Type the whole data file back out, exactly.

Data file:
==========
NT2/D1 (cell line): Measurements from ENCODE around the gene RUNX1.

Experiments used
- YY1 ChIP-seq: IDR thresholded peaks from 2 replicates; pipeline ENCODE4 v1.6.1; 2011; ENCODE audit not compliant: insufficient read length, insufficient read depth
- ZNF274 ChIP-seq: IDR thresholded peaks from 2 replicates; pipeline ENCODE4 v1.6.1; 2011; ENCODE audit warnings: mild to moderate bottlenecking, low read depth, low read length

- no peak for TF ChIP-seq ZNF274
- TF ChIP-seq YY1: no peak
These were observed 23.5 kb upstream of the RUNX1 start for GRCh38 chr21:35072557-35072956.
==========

NT2/D1 (cell line): Measurements from ENCODE around the gene RUNX1.

Experiments used
- YY1 ChIP-seq: IDR thresholded peaks from 2 replicates; pipeline ENCODE4 v1.6.1; 2011; ENCODE audit not compliant: insufficient read length, insufficient read depth
- ZNF274 ChIP-seq: IDR thresholded peaks from 2 replicates; pipeline ENCODE4 v1.6.1; 2011; ENCODE audit warnings: mild to moderate bottlenecking, low read depth, low read length

- no peak for TF ChIP-seq ZNF274
- TF ChIP-seq YY1: no peak
These were observed 23.5 kb upstream of the RUNX1 start for GRCh38 chr21:35072557-35072956.